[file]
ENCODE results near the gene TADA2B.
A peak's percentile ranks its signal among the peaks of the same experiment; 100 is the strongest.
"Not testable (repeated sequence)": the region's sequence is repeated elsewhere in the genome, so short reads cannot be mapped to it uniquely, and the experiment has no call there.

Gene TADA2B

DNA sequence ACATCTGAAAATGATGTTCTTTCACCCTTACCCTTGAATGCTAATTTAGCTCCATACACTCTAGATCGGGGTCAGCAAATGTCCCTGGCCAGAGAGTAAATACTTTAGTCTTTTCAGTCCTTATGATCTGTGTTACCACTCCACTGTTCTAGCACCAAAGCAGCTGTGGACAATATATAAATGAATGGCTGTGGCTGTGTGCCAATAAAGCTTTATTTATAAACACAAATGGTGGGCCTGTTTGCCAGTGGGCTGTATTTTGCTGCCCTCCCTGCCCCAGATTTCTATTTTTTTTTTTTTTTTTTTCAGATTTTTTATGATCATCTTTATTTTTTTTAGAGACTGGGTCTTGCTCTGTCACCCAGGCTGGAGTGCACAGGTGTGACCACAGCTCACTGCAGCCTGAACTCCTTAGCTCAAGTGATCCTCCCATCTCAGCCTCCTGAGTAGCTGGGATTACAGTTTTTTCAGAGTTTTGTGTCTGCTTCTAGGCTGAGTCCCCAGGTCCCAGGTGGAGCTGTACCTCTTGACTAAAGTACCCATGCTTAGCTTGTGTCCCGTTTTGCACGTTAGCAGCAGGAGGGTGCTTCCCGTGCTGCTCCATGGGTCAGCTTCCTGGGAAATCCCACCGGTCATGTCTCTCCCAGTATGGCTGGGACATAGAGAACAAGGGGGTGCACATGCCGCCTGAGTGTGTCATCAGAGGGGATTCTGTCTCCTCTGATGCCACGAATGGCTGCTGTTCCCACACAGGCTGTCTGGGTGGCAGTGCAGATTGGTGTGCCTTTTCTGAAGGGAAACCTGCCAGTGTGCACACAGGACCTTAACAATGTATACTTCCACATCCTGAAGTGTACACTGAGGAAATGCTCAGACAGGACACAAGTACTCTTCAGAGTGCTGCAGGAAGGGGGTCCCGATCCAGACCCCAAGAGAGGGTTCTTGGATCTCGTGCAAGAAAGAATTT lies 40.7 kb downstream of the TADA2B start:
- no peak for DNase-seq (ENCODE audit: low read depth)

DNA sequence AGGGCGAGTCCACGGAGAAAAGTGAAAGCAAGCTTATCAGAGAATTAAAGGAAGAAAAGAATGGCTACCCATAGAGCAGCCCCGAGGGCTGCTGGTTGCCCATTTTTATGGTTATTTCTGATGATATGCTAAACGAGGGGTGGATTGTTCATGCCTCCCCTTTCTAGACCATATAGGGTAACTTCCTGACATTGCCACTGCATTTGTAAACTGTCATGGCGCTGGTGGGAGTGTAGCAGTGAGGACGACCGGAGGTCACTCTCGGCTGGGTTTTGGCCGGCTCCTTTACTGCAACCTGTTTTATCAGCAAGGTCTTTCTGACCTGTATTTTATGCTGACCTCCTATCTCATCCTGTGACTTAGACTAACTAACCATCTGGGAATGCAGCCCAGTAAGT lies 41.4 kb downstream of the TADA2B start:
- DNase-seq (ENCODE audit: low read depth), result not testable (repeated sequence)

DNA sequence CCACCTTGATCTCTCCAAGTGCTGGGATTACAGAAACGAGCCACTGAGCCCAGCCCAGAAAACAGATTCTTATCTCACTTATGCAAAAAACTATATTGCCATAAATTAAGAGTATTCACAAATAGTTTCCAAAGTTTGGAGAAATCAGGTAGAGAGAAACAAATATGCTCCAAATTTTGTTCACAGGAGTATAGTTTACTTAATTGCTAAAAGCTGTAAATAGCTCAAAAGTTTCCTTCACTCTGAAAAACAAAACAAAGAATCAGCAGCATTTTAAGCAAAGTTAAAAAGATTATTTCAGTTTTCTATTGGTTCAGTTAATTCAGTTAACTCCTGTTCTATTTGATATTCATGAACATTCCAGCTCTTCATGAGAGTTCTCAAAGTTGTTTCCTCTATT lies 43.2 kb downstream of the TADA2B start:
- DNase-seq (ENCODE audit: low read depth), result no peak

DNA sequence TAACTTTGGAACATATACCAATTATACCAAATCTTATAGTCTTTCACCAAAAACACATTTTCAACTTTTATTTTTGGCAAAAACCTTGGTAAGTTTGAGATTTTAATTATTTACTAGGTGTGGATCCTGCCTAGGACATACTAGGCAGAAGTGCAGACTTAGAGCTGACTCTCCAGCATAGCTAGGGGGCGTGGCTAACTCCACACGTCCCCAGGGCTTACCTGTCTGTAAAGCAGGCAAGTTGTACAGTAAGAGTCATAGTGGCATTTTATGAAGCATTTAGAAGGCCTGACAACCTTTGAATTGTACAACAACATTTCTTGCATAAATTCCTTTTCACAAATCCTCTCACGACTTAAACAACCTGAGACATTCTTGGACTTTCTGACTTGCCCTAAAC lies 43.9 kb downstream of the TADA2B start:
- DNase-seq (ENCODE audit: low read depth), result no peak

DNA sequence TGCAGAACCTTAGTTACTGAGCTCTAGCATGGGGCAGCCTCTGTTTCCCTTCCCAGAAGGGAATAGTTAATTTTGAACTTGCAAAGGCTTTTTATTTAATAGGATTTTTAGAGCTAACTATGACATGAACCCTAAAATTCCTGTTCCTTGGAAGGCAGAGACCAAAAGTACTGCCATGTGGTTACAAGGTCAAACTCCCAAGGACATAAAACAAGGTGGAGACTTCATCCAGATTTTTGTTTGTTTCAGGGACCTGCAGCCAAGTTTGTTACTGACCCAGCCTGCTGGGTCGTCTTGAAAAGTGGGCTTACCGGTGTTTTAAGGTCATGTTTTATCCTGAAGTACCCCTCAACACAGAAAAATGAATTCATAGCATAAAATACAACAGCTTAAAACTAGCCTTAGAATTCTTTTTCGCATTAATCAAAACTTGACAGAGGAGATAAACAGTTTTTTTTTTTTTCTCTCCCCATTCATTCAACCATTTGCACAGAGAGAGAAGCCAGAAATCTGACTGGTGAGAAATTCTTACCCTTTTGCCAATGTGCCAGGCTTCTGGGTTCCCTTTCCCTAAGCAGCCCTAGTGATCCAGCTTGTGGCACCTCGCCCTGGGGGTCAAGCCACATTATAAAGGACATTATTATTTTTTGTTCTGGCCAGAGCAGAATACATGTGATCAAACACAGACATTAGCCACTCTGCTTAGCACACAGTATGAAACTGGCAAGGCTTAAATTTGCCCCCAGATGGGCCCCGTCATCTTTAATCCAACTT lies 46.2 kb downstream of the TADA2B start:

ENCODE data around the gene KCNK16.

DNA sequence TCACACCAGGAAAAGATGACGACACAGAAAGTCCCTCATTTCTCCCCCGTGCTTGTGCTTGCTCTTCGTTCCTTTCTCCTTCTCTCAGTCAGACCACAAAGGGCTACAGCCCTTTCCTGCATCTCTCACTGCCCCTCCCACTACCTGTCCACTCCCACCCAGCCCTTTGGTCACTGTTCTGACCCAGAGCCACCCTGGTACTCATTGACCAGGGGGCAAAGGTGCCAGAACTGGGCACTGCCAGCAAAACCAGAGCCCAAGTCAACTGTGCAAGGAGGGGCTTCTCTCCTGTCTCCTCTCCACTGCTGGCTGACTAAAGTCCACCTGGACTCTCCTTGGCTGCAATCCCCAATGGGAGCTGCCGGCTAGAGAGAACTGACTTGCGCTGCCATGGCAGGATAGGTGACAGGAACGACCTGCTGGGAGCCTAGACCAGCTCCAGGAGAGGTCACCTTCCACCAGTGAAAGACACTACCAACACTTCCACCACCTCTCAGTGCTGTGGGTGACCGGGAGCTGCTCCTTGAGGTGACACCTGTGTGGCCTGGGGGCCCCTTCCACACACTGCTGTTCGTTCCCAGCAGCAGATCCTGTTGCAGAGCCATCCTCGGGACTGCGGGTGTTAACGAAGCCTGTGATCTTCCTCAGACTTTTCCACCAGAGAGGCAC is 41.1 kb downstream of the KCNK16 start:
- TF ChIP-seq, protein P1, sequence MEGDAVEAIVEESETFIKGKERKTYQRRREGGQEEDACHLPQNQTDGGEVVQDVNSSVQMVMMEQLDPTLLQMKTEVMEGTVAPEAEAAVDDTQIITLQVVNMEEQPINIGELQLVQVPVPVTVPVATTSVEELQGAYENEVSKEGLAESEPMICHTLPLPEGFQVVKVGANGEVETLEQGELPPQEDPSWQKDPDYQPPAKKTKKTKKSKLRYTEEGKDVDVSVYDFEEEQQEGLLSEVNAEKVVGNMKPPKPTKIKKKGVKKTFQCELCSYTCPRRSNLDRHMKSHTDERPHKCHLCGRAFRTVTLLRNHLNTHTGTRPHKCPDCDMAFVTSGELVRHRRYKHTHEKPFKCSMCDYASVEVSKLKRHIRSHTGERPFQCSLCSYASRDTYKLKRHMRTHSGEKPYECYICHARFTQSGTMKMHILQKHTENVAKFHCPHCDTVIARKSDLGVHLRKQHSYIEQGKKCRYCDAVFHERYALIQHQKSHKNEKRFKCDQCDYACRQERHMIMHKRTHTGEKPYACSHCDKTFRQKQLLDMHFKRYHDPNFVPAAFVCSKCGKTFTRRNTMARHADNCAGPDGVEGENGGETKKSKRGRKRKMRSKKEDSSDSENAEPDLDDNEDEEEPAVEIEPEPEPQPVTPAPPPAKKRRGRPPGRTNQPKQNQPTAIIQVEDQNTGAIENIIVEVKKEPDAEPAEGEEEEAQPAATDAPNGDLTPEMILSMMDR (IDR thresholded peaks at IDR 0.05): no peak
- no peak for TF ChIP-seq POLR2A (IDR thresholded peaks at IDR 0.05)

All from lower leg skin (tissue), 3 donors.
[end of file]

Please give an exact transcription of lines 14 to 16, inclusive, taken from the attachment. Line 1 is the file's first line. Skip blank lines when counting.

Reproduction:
ENCODE data around the gene KCNK16.

DNA sequence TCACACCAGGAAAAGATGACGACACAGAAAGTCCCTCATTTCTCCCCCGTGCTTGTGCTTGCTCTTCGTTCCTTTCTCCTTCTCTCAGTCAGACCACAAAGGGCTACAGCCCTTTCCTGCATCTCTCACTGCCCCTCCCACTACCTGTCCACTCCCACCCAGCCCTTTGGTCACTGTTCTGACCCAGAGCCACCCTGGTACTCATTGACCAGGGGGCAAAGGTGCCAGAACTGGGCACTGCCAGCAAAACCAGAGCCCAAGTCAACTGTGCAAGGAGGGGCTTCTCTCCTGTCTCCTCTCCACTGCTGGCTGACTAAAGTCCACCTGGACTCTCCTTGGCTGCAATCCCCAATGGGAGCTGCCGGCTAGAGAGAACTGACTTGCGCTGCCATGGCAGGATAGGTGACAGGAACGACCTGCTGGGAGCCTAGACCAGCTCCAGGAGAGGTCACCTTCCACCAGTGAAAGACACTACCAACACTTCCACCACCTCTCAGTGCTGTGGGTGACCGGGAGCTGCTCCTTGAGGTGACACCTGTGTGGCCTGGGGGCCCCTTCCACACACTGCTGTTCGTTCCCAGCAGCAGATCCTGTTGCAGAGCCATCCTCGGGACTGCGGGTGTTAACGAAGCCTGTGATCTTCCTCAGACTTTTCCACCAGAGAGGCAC is 41.1 kb downstream of the KCNK16 start:
- TF ChIP-seq, protein P1, sequence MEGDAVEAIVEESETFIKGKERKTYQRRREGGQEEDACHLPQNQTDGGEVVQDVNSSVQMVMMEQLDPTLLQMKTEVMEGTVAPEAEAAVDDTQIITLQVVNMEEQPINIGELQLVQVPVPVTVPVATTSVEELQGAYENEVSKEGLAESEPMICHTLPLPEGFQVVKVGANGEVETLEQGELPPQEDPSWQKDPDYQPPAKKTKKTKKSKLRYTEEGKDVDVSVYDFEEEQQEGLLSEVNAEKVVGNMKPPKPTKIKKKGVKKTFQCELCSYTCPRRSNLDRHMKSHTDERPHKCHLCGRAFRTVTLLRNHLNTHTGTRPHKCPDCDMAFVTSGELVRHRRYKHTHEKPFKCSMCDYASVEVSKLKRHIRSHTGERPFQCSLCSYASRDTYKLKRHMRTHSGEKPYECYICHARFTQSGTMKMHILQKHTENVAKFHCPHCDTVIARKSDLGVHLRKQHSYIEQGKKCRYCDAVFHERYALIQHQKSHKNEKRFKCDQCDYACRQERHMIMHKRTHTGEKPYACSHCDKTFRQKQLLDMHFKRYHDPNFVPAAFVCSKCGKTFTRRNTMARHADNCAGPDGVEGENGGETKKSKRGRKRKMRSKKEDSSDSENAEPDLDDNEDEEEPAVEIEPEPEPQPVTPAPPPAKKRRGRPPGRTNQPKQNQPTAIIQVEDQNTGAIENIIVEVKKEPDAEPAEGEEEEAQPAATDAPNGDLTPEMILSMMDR (IDR thresholded peaks at IDR 0.05): no peak